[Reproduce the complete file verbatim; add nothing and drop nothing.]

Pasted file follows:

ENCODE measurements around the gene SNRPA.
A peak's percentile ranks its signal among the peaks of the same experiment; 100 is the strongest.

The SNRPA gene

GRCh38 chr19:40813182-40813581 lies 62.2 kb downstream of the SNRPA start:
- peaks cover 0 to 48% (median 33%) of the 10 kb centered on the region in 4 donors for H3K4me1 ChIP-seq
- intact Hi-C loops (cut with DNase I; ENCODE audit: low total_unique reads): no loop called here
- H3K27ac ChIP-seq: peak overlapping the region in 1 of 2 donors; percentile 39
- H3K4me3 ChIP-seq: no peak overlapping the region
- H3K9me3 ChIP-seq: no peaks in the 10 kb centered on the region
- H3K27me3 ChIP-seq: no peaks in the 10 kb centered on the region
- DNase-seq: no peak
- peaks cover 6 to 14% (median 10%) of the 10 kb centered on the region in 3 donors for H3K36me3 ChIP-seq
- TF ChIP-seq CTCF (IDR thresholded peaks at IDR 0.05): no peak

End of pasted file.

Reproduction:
ENCODE measurements around the gene SNRPA.
A peak's percentile ranks its signal among the peaks of the same experiment; 100 is the strongest.

The SNRPA gene

GRCh38 chr19:40813182-40813581 lies 62.2 kb downstream of the SNRPA start:
- peaks cover 0 to 48% (median 33%) of the 10 kb centered on the region in 4 donors for H3K4me1 ChIP-seq
- intact Hi-C loops (cut with DNase I; ENCODE audit: low total_unique reads): no loop called here
- H3K27ac ChIP-seq: peak overlapping the region in 1 of 2 donors; percentile 39
- H3K4me3 ChIP-seq: no peak overlapping the region
- H3K9me3 ChIP-seq: no peaks in the 10 kb centered on the region
- H3K27me3 ChIP-seq: no peaks in the 10 kb centered on the region
- DNase-seq: no peak
- peaks cover 6 to 14% (median 10%) of the 10 kb centered on the region in 3 donors for H3K36me3 ChIP-seq
- TF ChIP-seq CTCF (IDR thresholded peaks at IDR 0.05): no peak